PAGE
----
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Home > iSGTW - 7 April 2010 > Feature - Lights, camera, action: FilmGrid

Lights, camera, action: FilmGrid


Image courtesy FilmGrid

Film-making is a very labor-intensive craft, relying upon the work of many people.

This is especially true of the part known as “post-postproduction” — traditionally, that portion of the process when all the raw film has been shot and is “in the can.” During this phase, all the editing, natural sound, music, background painting, voiceovers, montages, special effects, and everything else take place.

Because so much of post-production is manual, and because so many hands are involved — and because post-production often involves widely scattered individuals and companies — it can often be very difficult to maintain an up-to-date picture of the status of a film production, leading to inefficiencies, unwanted duplication of effort, and complications. In addition, couriers sometime lose hard disks containing footage with terabytes of information, and security can often be difficult to maintain.

However, like an old-time “Perils of Pauline” silent movie, a rescuer may be in sight: FilmGrid.

Jointly produced by Joe Dunton and Co (JDC) and the Edinburgh supercomputing center (known as EPCC), this grid-based computing systems allows for the secure, all-digital, computerized transmission and storage of these “digital assets.”

The bottom line: lead time can be cut to near zero, with the recipient able to start work on the data almost immediately after the transfer is initiated.

And, most importantly, they know where the film is and its status, during every step of the way. Management can see at a glance the current status of a production, have a clearly accountable log-in system to verify what work has been done and what has still to be completed, and access it all from any geographic location.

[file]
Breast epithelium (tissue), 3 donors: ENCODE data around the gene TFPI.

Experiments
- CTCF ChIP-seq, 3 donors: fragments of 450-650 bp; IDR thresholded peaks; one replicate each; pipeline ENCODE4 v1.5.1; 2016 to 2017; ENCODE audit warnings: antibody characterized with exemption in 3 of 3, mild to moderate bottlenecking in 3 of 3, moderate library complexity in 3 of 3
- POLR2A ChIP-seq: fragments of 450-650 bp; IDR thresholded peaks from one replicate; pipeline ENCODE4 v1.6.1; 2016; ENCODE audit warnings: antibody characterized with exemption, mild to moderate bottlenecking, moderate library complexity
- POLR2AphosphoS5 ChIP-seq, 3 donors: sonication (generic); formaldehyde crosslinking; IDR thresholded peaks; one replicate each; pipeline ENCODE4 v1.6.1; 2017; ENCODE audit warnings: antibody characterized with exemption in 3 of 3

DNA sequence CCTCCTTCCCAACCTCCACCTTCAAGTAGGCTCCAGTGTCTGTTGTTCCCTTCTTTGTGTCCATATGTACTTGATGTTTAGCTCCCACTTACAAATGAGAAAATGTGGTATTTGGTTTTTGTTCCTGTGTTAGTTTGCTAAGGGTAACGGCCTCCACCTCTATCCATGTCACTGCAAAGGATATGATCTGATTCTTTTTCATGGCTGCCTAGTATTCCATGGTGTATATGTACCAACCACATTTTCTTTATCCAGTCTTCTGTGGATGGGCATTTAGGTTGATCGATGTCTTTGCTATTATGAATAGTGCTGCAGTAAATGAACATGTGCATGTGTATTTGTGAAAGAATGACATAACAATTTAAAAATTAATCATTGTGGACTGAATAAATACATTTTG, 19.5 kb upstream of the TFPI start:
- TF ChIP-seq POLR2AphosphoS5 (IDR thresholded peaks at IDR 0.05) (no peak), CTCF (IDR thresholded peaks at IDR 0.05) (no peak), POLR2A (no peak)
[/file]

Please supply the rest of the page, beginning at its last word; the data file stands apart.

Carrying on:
The Storyboard Manager in action. Image courtesy FilmGrid

How it’s done

FilmGrid uses a distributed architecture in which each site in a production is associated with a server holding assets required by that site. The FilmGrid client provides users with a view of the digital assets across all sites in the production. The client consists of the following tools:

*The Asset Manager, a data transfer tool for moving assets securely, reliably and efficiently.

*The Storyboard Manager, which provides a high-level visual overview of the production.

*The Scene Manager, a digital asset management system designed to reduce the scope for confusion in the current manual process. This provides detailed information on the scenes and shots in a film, including what work has been done to them and by who.

The business impact of FilmGrid includes better workflows, thus improving cost and time, along with greater efficiency, improved security, better communication, and better monitoring.

One timely advantage for FilmGrid is that the onset of purely-digital films — as opposed to the well-established film/photochemical route — has prompted much discussion on workflow methods. In the absence of competition, FilmGrid is well positioned to exploit such  opportunities.

The initial phase of developing a usable, proof-of-concept of FilmGrid was well-received in trade conferences and fairs; EPCC and JDC are now planning to exploit FilmGrid commercially.

—Dan Drollette, iSGTW. Adapted from BEinGRID’s “Eighteen Successful Case Studies Using Grid.”

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